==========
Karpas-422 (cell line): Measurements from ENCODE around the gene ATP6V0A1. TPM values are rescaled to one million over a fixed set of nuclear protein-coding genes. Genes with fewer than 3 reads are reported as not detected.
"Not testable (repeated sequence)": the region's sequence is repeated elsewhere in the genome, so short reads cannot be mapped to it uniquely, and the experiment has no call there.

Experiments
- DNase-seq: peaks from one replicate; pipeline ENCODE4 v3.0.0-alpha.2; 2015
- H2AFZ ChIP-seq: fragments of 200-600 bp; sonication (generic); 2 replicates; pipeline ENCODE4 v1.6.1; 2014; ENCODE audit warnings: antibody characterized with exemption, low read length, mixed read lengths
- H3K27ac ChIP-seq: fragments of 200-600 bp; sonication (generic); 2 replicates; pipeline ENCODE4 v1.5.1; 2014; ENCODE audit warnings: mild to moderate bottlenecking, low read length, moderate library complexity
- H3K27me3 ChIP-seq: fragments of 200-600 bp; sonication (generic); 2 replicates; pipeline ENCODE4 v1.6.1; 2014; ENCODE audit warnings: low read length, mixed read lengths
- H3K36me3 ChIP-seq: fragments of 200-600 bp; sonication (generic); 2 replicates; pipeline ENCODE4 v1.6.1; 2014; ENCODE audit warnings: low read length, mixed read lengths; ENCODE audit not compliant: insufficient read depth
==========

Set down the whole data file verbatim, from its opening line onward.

Karpas-422 (cell line): Measurements from ENCODE around the gene ATP6V0A1. TPM values are rescaled to one million over a fixed set of nuclear protein-coding genes. Genes with fewer than 3 reads are reported as not detected.
"Not testable (repeated sequence)": the region's sequence is repeated elsewhere in the genome, so short reads cannot be mapped to it uniquely, and the experiment has no call there.

Experiments
- DNase-seq: peaks from one replicate; pipeline ENCODE4 v3.0.0-alpha.2; 2015
- H2AFZ ChIP-seq: fragments of 200-600 bp; sonication (generic); 2 replicates; pipeline ENCODE4 v1.6.1; 2014; ENCODE audit warnings: antibody characterized with exemption, low read length, mixed read lengths
- H3K27ac ChIP-seq: fragments of 200-600 bp; sonication (generic); 2 replicates; pipeline ENCODE4 v1.5.1; 2014; ENCODE audit warnings: mild to moderate bottlenecking, low read length, moderate library complexity
- H3K27me3 ChIP-seq: fragments of 200-600 bp; sonication (generic); 2 replicates; pipeline ENCODE4 v1.6.1; 2014; ENCODE audit warnings: low read length, mixed read lengths
- H3K36me3 ChIP-seq: fragments of 200-600 bp; sonication (generic); 2 replicates; pipeline ENCODE4 v1.6.1; 2014; ENCODE audit warnings: low read length, mixed read lengths; ENCODE audit not compliant: insufficient read depth